Jess Smith | 

It Just Got a Little Cheaper to Fly Together With Kids

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Imagine you and your kid are going to fly together on an airplane — but when you buy your ticket, you find out that it’s gonna cost $10 – $50 extra to pick your seats next to each other. In that situation, many parents have opted to sit in different parts of the plane rather than pay the seat selection fee.

That’s not a great scenario, especially if your child is on the younger side, and it’s not great for the random passenger who suddenly has a toddler in the center seat next to them.

To address this issue, the U.S. Department of Transportation has told airlines to stop charging parents that extra fee to sit by their kids. That’s great news, but there are some things you should know about picking seats when you fly together.


If there’s space available, it won’t cost extra to sit with your kids (13 and younger) when you fly together.

A kid watching a cartoon on an iPad while sitting in a seat on an airplane.

Typically, if you’re on a flight and want to sit with your kids, you’ll have to shell out an extra $10 – $50 per assigned seat. (Airlines like Delta charge as much as $100 for an aisle seat.)

The US Department of Transportation (DoT) is working on making traveling with your family safer and cheaper. They’ve issued an advisory encouraging airlines to let adults pick seats with their kids for free.

The child must be 13 or younger, and the adult has to be over 13 for the airline to make the accommodation.

TIP: Read our tips for scoring cheap flights to cut down some of those family travel costs.


You can only avoid seat selection fees if there’s room in your fare class — unless you’re flying United.

A father walking his child down the aisle of an airplane.

If the only available adjacent seats are in first class, don’t expect a seat upgrade.

If you paid for an economy seat, they’ll only look for seat accommodations for you and the child in economy class.

You’ll be out of luck if there’s no room in your fare class, unless you pay extra to move to a higher class (assuming there’s room).

THAT SAID, United Airlines family seating policy goes beyond the federal guidelines, guaranteeing families adjacent seats no matter what — even if the airline has to give a free seat upgrade.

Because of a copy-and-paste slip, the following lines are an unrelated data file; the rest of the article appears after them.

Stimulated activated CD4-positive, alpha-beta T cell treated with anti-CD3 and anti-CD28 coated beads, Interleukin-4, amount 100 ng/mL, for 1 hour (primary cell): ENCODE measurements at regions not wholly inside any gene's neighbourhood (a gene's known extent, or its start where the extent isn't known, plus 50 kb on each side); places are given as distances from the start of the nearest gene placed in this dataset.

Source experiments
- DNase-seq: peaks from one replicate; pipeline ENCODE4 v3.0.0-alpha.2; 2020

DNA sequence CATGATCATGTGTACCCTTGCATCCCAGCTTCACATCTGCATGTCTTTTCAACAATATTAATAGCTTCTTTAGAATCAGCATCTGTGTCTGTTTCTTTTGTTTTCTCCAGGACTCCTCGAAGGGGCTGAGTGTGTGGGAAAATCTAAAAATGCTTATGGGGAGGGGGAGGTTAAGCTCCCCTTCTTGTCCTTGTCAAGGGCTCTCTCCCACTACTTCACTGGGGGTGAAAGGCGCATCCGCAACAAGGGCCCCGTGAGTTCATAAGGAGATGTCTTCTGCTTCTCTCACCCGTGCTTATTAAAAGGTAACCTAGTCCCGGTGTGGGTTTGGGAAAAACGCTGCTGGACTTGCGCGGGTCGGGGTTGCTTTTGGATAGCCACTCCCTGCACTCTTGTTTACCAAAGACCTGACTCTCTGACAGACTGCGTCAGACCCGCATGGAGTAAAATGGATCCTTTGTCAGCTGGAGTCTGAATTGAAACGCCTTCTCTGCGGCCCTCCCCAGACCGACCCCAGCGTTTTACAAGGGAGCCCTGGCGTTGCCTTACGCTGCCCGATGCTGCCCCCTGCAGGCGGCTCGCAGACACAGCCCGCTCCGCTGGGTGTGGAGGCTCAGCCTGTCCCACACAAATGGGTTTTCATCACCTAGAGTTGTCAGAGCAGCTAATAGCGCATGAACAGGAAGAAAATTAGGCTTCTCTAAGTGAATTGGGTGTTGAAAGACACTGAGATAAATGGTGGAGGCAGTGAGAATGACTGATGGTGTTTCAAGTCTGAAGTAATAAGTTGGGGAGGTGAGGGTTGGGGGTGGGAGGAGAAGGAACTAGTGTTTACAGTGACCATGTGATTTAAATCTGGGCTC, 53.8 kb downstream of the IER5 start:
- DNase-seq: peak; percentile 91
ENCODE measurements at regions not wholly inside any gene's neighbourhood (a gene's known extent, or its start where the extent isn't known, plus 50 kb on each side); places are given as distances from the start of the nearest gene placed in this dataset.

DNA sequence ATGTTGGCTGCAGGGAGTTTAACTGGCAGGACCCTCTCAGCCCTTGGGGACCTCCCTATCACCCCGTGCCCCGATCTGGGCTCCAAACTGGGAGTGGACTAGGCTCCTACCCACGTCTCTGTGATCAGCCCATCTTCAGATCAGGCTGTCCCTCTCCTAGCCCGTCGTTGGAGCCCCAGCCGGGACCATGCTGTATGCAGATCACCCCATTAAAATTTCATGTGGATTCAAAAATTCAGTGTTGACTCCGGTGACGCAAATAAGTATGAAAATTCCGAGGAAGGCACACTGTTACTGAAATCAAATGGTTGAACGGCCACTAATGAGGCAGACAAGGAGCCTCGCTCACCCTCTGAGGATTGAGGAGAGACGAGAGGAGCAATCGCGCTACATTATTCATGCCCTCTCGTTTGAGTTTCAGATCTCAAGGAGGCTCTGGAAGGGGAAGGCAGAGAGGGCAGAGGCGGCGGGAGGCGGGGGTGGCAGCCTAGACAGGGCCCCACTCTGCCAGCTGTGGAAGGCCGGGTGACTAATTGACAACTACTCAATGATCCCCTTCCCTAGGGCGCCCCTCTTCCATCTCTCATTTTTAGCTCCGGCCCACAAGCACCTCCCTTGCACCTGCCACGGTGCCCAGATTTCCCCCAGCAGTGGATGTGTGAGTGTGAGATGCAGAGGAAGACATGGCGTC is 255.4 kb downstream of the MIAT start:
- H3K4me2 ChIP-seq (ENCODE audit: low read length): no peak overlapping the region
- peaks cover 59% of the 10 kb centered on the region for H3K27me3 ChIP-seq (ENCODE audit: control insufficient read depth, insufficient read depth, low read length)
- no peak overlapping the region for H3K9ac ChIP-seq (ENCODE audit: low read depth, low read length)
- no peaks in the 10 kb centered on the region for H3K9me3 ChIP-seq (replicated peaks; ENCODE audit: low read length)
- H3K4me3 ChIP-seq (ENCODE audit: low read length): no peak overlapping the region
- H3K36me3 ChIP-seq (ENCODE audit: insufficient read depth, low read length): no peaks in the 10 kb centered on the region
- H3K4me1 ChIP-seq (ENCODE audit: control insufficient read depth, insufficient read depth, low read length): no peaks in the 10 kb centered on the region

There’s no telling when airlines will implement this (but they will eventually).

An American Airlines plane on the runway outside of an airport.

These are advisory guidelines from the Transportation Department for now, but they could become mandatory if airlines don’t change.

So far, we haven’t seen popular airlines like Delta, United, or American officially implement this rule. (On the contrary, one mom on Delta shared her concerns on Twitter just after these guidelines were issued.)

There’s no official info about how airlines will roll this out, but expect to add your child’s age early in the booking process, and you’ll get to pick two seats together at no extra charge during checkout.

TIP: Southwest Airlines technically allows for this already with their “family boarding” after the “A group” boarding — and first-come-first-serve seating.


Only one adult can sit with a child – not the whole family.

A family walking down the aisle of an airplane to their seats.

This change doesn’t mean you’ll get to sit with the whole family for free. Only one person who is over 13 can sit with the child who is under 13.

So the rest of the family may be split up on the flight, while only one adult sits next to one child. If multiple children are in the family, parents will have to either take one kid each (which could require separate bookings), or they’ll have to pay the extra fees to get everyone seated together.

TIP: You can still make the most of your trip by checking out our 15 travel hacks when flying with kids.



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